I last used this odd saying to my tax adviser. Something about getting my ducks in a row on the deduction for all my medical costs.
I meant that we make sure all is in order, point-by-point. That we have all the receipts, the math correct, each detail addressed.
I survived IRS scrutiny, because all my ducks were in a row.
For English-language learners, hearing someone say they’re getting their ducks in a row must cause terrible confusion. What’s this person do for a living — herd ducks?
Just as confusing must be the expression “it’s raining cats and dogs!” I’ll have to look into that one in another What’s In a Word posting. Someone want to comment on it now?
Getting my ducks in a row
A little tripping around the web turned up the following at wisegeek.com:
“To get one’s ducks in a row essentially means to ensure all of the small details or elements are accounted for and in their proper positions before embarking on a new project. A defense attorney, for example, may spend much of his or her time making sure all of the evidence and witnesses are presented in a precise, effective order.
“When a person is fully prepared for any eventuality and has every element in place, he or she can indeed be said to have his or her ducks in a row.”
To which someone with an amazing amount of knowledge about the phrase ducks in a row posted the following:
Etymologically speaking, your guess as to the origins of this saying is about as good as any other.
There are at least three plausible theories surrounding the origin of “get your ducks in a row,” plus some others which, at least, put up an interesting argument.
Some sources suggest the phrase was not even used in print until the late 1970s, although a magazine article from 1932 did suggest “getting our economic ducks in a row.”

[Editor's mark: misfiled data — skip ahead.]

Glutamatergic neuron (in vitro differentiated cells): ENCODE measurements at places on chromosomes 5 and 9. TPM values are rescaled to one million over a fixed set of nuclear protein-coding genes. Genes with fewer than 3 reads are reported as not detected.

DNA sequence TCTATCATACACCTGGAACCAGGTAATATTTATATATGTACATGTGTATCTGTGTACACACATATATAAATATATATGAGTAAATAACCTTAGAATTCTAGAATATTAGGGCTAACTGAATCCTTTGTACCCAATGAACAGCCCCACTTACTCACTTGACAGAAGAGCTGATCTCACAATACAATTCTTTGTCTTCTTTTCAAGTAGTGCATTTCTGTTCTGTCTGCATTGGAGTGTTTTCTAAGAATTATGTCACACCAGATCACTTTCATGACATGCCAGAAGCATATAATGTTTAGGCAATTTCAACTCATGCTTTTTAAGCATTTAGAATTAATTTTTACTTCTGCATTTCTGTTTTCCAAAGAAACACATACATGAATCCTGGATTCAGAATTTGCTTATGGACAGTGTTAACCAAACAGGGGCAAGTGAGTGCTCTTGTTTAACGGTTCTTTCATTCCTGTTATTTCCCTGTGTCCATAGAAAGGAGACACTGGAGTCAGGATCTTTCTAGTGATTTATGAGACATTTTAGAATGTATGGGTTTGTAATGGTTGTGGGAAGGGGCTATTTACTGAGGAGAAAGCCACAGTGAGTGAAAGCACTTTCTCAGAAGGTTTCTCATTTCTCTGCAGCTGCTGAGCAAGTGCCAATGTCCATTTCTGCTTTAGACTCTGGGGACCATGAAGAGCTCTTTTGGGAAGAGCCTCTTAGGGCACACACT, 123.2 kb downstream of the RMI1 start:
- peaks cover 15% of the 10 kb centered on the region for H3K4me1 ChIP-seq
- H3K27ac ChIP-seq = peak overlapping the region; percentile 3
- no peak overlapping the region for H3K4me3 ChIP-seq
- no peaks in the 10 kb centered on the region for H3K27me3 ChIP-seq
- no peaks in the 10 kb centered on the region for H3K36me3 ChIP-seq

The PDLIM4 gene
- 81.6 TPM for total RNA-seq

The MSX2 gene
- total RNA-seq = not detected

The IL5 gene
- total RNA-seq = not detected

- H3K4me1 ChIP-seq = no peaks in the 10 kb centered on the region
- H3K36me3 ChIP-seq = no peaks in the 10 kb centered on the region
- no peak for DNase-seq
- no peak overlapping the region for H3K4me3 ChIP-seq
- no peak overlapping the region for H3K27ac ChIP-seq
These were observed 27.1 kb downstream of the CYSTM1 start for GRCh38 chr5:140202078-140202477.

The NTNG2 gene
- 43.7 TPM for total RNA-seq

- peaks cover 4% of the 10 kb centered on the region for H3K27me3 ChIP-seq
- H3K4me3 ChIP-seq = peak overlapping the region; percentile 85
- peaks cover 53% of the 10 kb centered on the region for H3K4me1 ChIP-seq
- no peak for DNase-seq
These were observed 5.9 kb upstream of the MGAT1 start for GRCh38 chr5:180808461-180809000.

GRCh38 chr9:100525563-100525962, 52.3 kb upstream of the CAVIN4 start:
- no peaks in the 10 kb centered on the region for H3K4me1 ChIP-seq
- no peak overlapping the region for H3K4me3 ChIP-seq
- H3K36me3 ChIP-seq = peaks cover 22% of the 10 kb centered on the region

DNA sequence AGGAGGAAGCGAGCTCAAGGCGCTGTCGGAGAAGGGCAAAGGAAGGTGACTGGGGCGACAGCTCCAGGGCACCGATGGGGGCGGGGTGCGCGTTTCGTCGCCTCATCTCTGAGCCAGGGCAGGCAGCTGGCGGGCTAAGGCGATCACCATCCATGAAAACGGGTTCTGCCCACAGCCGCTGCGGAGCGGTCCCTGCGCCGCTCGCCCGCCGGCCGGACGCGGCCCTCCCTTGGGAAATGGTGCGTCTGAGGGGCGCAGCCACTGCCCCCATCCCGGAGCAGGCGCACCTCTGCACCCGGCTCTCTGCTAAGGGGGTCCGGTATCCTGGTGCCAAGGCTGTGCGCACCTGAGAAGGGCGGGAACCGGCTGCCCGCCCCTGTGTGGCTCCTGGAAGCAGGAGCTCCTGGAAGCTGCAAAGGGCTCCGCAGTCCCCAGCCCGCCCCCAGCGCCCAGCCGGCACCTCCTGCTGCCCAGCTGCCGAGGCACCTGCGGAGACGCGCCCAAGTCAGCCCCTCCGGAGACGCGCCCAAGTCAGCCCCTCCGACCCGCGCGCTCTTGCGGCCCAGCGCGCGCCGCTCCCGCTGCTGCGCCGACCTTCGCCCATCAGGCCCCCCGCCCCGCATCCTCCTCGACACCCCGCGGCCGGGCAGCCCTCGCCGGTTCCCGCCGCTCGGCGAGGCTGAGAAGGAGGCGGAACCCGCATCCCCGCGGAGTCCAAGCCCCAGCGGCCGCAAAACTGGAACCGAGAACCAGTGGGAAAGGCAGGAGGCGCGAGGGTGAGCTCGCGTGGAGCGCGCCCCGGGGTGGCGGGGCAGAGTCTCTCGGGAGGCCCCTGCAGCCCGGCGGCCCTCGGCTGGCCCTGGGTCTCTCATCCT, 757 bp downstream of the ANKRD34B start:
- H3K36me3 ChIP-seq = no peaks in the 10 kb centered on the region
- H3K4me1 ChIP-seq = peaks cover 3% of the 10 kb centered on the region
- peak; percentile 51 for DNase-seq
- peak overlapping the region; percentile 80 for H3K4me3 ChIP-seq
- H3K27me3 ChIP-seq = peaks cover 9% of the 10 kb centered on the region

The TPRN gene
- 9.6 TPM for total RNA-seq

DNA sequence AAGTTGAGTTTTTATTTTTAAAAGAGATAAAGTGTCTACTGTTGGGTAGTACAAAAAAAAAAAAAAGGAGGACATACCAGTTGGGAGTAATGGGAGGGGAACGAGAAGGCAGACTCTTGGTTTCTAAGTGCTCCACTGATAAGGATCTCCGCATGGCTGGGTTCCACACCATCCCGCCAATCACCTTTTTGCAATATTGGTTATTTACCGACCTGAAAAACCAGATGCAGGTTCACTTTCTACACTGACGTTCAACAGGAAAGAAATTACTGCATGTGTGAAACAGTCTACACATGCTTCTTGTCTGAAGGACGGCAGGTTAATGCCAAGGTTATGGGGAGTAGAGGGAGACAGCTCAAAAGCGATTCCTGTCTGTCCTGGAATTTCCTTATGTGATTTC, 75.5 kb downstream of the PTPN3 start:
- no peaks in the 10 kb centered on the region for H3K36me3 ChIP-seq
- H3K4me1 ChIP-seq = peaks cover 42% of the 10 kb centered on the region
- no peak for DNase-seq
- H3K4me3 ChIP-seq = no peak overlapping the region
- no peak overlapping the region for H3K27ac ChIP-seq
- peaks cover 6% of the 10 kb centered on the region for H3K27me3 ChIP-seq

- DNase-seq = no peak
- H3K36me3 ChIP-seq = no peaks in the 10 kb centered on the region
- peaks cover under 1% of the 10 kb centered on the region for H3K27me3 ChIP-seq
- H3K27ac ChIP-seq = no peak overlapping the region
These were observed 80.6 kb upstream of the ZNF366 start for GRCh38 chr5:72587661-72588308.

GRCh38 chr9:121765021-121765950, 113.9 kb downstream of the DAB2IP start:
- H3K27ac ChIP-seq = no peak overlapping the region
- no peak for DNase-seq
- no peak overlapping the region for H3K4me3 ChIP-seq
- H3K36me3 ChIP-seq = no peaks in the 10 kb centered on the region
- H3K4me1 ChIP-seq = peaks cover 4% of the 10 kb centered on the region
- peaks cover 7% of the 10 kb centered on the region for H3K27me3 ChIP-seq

The most popular theory suggests that “ducks in a row” came from the world of sports, specifically bowling. Early bowling pins were often shorter and thicker than modern pins, which lead to the nickname ducks. Before the advent of automatic resetting machines, these “duck pins” would be manually put back into place between bowling rounds.
Therefore, having one’s ducks in a row would be a metaphor for having all of the bowling pins organized and properly placed before sending the next ball down the lane.
Many bowling alleys still offer “duck pin” lanes with smaller bowling balls and shorter pins.
Another theory comes from the world of nature. Mother ducks often corral their young offspring into manageable straight lines before traveling over land or water. Any stragglers or escapees would be noticed as long as the integrity of this line is maintained.
The idea of getting all of one’s ideas or ingredients or team members in one organized line would be similar to a mother duck getting all of her literal ducks in a row.
One concern with this theory is the use of the word ducks, since baby ducks are more correctly identified as ducklings or even chicks. The common expression suggests adult ducks, not necessarily younger ducklings.
There are also sources which argue the “ducks in a row” element refers to a carnival game or two. One popular carnival game involves the player using a small caliber rifle or air gun to knock down moving targets.
Quite often these targets are in the shape of ducks, and a conveyor belt system makes sure the duck targets are aligned in a consistent row.
It is possible that the expression came from the benefit of having all of the targets (ducks) arrive in a predictable and organized order.
A different carnival game uses plastic ducks which float in a water-filled track as players attempt to select the ones with high-value prize codes hidden underneath. These plastic ducks are generally presented in a moving row for easier selection by the players.
My final thought: Mama Duck inspires us to get everything in order, everyone in his or her proper place, to go confidently out into the world. Not realizing we are all just sitting ducks in a cosmic carnival game.